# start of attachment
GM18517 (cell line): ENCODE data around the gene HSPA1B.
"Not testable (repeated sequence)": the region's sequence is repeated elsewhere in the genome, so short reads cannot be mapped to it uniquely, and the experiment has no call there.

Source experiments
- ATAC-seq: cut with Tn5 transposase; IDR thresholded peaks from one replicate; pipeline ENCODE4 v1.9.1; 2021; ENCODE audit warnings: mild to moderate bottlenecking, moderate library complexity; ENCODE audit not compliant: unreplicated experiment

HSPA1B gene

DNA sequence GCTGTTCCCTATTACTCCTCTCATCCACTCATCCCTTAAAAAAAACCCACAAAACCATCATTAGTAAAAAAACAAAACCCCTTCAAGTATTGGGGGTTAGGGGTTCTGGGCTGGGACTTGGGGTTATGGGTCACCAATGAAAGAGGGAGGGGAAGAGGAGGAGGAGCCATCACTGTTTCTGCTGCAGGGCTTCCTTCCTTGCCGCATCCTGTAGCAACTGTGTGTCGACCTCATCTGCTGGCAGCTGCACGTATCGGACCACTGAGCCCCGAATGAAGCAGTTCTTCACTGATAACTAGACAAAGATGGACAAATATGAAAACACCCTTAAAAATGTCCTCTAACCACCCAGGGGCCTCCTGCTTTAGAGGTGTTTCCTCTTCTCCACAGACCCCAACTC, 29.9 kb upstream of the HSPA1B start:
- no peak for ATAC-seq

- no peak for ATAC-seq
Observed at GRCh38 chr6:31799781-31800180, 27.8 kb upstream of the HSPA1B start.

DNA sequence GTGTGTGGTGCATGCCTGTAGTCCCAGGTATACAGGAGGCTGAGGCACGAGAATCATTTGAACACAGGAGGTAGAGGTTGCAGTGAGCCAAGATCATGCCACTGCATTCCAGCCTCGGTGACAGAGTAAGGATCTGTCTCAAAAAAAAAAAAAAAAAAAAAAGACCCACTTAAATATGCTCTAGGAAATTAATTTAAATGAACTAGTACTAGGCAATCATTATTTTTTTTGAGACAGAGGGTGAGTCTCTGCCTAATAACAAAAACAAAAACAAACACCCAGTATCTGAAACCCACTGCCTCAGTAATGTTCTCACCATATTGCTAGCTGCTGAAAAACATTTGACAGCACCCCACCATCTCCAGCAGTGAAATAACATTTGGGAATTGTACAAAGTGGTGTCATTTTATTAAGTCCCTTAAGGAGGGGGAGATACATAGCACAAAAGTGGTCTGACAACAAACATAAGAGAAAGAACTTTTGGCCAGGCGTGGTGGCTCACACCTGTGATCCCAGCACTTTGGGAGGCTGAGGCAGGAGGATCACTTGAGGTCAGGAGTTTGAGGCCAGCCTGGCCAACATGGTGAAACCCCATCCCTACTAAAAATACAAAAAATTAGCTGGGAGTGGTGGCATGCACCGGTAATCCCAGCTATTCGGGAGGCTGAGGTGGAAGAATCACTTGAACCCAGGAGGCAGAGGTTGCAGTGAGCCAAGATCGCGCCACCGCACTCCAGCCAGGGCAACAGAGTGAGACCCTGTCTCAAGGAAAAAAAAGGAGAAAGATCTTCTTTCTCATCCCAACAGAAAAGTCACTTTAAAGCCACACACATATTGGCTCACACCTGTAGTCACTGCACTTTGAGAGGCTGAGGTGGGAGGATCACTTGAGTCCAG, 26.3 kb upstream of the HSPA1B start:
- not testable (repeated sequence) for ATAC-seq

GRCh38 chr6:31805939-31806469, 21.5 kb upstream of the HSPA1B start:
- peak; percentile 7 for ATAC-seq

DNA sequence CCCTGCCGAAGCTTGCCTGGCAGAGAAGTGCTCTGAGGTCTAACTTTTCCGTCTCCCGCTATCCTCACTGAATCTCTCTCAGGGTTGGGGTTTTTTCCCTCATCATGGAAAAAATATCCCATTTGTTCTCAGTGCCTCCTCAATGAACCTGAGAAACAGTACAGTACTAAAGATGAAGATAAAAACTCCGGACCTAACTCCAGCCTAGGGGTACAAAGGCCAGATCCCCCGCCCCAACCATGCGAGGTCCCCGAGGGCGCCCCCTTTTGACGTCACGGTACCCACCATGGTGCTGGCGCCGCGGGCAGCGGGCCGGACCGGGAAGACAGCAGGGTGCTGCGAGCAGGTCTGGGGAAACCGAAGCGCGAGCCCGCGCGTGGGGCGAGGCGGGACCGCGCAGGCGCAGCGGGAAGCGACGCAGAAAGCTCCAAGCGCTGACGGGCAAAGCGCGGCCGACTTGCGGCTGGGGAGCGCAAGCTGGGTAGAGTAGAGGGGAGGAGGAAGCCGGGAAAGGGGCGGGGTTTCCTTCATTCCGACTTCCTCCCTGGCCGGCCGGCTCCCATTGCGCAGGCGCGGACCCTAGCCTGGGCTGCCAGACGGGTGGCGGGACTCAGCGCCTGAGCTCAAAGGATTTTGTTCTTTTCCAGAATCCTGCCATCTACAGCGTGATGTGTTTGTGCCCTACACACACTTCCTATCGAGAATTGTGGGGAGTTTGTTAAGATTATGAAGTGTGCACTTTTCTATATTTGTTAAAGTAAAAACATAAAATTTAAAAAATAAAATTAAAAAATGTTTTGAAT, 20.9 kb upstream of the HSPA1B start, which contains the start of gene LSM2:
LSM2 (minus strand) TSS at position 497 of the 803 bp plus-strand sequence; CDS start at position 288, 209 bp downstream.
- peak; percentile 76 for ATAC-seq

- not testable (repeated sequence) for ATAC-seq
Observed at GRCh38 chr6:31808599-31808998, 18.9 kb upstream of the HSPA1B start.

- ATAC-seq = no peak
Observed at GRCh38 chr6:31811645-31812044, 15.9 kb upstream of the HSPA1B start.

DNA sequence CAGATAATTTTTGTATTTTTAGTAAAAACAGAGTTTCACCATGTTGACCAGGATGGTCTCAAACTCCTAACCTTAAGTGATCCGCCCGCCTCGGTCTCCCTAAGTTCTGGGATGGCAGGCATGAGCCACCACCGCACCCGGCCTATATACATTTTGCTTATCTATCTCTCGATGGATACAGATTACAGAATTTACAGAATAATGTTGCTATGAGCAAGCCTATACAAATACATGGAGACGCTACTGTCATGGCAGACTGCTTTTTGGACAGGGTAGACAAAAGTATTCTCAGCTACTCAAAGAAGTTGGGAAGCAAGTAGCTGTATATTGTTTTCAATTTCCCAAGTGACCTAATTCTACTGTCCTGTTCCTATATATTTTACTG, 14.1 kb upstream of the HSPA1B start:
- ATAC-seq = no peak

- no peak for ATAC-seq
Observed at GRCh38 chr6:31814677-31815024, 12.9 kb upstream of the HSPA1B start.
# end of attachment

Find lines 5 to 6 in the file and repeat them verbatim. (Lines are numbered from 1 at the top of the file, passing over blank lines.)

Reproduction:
HSPA1B gene

DNA sequence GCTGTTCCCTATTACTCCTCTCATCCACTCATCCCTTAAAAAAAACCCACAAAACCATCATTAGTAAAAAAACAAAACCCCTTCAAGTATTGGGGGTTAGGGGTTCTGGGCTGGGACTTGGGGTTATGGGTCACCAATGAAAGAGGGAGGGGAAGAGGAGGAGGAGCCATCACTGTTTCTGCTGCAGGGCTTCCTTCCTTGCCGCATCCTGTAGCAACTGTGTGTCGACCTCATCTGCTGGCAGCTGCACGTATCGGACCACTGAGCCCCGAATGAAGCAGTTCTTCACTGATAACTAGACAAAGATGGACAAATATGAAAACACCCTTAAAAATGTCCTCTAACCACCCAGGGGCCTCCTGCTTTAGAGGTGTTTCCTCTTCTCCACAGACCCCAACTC, 29.9 kb upstream of the HSPA1B start: